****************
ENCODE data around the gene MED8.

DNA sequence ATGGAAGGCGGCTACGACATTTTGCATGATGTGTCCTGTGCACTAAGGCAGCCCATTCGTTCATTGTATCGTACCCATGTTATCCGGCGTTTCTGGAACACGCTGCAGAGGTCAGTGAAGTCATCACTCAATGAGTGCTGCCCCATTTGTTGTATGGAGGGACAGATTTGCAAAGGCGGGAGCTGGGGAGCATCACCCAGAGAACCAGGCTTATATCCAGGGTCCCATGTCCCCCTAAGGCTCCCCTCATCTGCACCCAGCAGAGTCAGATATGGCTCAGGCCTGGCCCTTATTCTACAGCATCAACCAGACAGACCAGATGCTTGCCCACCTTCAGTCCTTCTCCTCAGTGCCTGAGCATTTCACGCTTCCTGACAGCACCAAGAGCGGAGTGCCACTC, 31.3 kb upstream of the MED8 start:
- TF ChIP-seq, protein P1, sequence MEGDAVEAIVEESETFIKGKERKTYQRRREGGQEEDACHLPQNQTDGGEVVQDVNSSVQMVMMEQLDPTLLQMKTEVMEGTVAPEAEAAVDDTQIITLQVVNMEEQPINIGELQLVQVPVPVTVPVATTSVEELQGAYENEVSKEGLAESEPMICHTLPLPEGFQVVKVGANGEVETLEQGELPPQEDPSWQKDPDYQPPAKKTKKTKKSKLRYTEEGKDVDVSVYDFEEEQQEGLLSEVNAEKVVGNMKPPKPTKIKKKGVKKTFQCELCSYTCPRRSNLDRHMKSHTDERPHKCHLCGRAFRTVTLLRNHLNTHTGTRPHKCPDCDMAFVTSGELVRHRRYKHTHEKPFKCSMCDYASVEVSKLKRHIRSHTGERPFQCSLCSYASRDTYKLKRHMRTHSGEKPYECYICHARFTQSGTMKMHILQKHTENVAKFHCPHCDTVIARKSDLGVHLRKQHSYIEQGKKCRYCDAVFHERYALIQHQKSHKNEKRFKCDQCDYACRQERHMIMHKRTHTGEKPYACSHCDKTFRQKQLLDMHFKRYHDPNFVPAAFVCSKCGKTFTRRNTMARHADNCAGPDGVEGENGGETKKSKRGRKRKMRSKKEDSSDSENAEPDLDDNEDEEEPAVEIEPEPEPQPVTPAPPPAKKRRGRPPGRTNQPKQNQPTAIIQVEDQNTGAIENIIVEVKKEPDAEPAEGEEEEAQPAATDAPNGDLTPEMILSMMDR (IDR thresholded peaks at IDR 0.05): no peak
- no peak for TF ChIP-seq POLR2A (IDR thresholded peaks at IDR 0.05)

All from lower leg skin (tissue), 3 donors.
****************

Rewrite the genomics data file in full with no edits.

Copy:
ENCODE data around the gene MED8.

DNA sequence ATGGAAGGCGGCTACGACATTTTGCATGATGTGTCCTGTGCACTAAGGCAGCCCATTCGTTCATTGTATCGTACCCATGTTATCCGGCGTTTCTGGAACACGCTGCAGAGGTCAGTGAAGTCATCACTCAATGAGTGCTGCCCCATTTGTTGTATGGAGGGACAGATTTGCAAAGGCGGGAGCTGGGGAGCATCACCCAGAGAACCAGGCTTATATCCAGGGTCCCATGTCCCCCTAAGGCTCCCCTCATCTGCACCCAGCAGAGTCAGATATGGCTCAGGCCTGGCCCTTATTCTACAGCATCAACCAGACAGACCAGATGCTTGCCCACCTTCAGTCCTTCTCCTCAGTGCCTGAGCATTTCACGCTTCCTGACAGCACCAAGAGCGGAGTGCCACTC, 31.3 kb upstream of the MED8 start:
- TF ChIP-seq, protein P1, sequence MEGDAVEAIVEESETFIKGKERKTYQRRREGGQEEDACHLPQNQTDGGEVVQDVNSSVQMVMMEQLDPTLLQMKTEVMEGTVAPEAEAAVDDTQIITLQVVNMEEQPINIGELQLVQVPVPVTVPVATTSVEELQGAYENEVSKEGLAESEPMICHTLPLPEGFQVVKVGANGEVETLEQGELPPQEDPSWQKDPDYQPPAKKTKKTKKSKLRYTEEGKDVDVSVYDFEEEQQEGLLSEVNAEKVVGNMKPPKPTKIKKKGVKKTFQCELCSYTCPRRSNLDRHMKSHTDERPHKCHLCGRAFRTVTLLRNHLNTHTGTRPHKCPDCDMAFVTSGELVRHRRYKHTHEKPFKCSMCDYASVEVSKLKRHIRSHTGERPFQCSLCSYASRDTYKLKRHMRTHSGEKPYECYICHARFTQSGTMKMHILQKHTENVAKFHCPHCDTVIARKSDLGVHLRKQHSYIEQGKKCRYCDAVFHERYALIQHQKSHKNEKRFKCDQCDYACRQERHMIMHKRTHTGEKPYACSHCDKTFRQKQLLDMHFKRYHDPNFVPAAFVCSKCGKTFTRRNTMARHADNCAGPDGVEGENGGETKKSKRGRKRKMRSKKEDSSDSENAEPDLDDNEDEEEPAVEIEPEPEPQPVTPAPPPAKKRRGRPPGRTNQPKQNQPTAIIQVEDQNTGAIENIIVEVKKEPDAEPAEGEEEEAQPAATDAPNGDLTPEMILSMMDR (IDR thresholded peaks at IDR 0.05): no peak
- no peak for TF ChIP-seq POLR2A (IDR thresholded peaks at IDR 0.05)

All from lower leg skin (tissue), 3 donors.